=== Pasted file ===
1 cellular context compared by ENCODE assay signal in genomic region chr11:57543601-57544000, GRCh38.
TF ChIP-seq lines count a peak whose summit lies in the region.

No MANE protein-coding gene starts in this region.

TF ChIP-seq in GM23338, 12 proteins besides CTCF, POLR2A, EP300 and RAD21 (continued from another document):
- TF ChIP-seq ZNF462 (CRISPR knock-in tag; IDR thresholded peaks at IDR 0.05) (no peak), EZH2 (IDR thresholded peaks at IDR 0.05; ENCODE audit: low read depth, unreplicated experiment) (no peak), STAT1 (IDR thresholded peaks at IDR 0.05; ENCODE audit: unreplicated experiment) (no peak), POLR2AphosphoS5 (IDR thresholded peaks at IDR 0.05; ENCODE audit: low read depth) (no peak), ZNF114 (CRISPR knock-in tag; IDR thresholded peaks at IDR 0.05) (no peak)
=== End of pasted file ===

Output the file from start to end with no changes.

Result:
1 cellular context compared by ENCODE assay signal in genomic region chr11:57543601-57544000, GRCh38.
TF ChIP-seq lines count a peak whose summit lies in the region.

No MANE protein-coding gene starts in this region.

TF ChIP-seq in GM23338, 12 proteins besides CTCF, POLR2A, EP300 and RAD21 (continued from another document):
- TF ChIP-seq ZNF462 (CRISPR knock-in tag; IDR thresholded peaks at IDR 0.05) (no peak), EZH2 (IDR thresholded peaks at IDR 0.05; ENCODE audit: low read depth, unreplicated experiment) (no peak), STAT1 (IDR thresholded peaks at IDR 0.05; ENCODE audit: unreplicated experiment) (no peak), POLR2AphosphoS5 (IDR thresholded peaks at IDR 0.05; ENCODE audit: low read depth) (no peak), ZNF114 (CRISPR knock-in tag; IDR thresholded peaks at IDR 0.05) (no peak)